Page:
In May 2006 the Tretyakov Gallery celebrated the 150th anniversary of its foundation. It is no accident that the history of the museum is regarded as having started in 1856 when Pavel Tretyakov first began to buy paintings by Russian artists, and not 1881 when the gallery was opened to the public, or 1892 when the Tretyakov brothers’ collections were given to the city of Moscow. The reality is that, before starting his collection, Pavel Tretyakov had conceived it not as a private collection appealing to his personal taste but as an “artistic museum”, a “... public repository of fine arts accessible to everyone, a source of use for many, a pleasure for all”. That is why Tretyakov himself- and after his death, the gallery’s Board of Trustees - confidently marked 1856 as the beginning of the first Russian national fine arts museum.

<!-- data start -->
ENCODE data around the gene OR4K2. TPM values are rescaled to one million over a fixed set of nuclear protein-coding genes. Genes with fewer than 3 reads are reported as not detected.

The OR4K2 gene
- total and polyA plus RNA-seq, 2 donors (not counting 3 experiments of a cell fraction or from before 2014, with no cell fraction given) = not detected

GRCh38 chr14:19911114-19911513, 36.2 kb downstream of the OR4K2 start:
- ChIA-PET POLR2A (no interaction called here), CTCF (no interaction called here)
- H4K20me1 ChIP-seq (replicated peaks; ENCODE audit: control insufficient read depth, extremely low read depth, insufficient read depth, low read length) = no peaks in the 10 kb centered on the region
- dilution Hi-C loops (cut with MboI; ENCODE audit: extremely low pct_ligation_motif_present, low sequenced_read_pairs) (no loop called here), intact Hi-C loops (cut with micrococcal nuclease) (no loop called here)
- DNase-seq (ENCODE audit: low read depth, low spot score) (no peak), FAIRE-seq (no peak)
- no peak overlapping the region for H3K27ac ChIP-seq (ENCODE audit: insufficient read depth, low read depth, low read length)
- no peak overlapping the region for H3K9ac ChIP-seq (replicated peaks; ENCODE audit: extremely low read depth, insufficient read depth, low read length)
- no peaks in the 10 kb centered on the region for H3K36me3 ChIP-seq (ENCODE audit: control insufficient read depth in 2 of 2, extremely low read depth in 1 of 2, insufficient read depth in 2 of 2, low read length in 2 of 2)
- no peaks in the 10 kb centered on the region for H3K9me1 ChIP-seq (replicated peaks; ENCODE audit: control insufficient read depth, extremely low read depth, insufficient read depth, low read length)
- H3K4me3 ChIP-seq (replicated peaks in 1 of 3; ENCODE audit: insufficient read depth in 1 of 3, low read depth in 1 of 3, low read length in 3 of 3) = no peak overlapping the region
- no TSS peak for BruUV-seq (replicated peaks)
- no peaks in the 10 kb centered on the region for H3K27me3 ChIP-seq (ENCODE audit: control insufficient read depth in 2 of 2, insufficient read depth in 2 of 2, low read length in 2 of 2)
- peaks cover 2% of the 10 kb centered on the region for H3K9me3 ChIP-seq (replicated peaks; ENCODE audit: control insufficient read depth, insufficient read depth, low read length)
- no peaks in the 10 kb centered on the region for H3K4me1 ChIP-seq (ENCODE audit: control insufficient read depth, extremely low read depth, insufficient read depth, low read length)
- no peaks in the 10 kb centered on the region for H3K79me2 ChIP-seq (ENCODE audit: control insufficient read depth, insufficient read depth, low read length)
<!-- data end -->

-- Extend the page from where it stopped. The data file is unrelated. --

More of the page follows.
Over the past 150 years the Tretyakov Gallery has become one of the largest museums in Russia, as well as in the world. But - probably the most important factor - apart from having an "official status” as the repository of national art, it is a genuinely popular museum, truly loved by millions of people. That is why the Tretyakov Gallery's anniversary has become such a significant event in Russia's cultural life.